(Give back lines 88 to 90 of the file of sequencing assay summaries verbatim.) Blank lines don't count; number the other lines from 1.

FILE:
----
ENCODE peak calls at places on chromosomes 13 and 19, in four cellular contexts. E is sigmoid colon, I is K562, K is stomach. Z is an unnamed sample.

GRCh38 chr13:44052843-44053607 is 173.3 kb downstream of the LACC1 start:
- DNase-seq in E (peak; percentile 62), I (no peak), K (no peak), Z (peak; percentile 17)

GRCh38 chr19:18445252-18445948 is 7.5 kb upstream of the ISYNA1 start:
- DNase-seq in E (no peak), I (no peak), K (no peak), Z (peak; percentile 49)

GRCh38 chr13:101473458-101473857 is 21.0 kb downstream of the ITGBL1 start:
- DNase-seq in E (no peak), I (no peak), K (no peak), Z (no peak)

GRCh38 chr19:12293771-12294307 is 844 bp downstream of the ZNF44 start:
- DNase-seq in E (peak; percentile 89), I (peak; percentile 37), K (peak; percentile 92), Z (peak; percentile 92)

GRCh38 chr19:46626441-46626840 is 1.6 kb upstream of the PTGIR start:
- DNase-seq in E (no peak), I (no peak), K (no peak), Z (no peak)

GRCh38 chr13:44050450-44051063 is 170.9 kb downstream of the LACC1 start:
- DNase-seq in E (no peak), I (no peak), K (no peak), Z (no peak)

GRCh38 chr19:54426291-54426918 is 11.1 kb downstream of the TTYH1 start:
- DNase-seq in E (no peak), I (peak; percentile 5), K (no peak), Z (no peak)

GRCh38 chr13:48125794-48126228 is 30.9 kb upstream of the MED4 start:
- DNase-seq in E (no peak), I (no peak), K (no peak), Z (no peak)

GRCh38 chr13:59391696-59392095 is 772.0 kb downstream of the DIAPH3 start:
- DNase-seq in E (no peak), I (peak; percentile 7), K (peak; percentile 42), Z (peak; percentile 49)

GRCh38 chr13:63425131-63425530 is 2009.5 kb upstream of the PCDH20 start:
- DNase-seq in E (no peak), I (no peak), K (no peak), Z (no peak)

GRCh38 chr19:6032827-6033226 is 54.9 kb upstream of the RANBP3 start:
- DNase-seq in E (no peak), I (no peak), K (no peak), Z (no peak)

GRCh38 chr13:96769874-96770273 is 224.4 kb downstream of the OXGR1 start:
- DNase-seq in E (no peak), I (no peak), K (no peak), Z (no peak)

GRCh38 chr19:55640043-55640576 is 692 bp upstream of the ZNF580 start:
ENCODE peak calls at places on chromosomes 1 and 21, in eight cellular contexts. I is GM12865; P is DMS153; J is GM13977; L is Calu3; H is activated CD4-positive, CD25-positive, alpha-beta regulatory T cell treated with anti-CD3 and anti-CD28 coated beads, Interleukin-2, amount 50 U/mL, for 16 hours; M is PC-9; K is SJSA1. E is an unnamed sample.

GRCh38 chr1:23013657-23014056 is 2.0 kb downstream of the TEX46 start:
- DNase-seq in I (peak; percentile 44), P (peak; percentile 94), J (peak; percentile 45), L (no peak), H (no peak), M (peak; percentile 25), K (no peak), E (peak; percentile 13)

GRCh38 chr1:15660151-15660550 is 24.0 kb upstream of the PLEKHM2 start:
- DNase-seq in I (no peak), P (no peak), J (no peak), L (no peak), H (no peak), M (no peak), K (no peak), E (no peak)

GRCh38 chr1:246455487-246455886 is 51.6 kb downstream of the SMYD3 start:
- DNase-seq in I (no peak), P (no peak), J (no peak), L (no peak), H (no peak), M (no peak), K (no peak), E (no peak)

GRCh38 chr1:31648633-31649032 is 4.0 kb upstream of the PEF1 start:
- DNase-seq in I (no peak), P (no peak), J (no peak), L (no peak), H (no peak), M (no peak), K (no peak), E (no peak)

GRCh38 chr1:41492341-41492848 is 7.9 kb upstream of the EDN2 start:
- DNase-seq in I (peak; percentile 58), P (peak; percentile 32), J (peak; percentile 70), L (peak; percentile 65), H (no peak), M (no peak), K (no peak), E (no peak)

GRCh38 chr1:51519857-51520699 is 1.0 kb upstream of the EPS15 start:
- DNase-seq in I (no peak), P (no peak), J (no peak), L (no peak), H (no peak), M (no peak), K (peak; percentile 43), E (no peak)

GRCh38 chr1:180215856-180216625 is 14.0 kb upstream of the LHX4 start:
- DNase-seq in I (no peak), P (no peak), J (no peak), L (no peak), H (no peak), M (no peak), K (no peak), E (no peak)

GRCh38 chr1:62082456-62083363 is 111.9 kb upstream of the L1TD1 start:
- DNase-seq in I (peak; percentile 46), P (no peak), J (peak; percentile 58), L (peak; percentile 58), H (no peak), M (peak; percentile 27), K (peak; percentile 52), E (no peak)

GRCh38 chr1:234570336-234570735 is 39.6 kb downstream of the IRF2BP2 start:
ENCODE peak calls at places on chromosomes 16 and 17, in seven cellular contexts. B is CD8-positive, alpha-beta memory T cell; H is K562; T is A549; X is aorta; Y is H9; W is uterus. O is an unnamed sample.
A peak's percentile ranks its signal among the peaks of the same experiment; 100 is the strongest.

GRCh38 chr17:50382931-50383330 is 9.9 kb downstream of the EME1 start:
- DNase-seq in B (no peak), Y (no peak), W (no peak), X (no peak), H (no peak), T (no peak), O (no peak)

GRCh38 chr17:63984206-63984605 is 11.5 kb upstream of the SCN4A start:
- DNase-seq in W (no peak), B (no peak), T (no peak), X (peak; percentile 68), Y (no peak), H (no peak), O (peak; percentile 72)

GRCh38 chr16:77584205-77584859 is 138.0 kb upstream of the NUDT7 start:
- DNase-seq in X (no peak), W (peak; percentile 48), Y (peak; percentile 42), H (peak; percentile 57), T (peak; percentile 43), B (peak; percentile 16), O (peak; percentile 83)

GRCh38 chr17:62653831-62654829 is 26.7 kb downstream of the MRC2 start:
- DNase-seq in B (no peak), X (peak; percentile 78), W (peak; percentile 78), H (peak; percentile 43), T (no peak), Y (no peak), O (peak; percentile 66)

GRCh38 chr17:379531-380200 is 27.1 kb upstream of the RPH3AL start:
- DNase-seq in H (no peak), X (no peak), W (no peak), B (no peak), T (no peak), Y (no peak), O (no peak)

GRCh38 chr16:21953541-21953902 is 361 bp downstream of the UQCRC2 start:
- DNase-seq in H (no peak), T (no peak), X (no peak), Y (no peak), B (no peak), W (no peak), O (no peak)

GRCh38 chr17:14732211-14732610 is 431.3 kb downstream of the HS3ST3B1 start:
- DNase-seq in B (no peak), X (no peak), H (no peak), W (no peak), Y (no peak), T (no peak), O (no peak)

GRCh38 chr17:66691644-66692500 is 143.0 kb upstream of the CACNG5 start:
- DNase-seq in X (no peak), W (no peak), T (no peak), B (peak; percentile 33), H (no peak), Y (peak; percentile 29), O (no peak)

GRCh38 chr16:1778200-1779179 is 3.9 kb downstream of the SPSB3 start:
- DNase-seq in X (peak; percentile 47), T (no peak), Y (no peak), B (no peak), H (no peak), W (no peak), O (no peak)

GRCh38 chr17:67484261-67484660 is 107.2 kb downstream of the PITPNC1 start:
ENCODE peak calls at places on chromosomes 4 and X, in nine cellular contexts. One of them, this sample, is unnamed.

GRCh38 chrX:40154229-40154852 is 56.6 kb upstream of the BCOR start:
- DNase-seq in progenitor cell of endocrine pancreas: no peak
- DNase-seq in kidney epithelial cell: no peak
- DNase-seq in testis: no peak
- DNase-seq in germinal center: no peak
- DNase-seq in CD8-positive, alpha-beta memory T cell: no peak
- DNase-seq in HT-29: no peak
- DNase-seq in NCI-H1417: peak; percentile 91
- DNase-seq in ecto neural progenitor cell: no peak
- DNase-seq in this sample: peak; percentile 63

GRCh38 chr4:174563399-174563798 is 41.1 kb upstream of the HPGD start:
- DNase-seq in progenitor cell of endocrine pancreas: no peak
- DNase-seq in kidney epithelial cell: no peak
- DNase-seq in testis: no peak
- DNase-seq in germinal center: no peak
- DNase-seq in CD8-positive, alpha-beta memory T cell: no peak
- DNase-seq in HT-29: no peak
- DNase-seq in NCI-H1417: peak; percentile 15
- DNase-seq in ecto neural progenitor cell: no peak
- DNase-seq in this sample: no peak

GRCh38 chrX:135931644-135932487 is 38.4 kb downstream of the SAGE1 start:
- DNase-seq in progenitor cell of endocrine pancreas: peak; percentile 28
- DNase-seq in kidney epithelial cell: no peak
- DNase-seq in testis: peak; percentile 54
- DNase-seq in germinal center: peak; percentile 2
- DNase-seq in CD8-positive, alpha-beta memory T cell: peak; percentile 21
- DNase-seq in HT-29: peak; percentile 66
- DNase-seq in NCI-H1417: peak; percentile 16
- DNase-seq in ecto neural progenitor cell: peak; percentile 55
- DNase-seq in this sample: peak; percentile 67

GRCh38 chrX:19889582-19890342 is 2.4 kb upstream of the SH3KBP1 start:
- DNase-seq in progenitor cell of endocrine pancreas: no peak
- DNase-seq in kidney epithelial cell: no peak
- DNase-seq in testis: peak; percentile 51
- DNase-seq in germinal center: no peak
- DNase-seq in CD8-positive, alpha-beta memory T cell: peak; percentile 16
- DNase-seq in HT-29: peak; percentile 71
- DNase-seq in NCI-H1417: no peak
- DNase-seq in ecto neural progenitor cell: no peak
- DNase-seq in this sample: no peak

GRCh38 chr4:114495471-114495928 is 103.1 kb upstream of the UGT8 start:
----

- DNase-seq in progenitor cell of endocrine pancreas: peak; percentile 28
- DNase-seq in kidney epithelial cell: no peak
- DNase-seq in testis: peak; percentile 54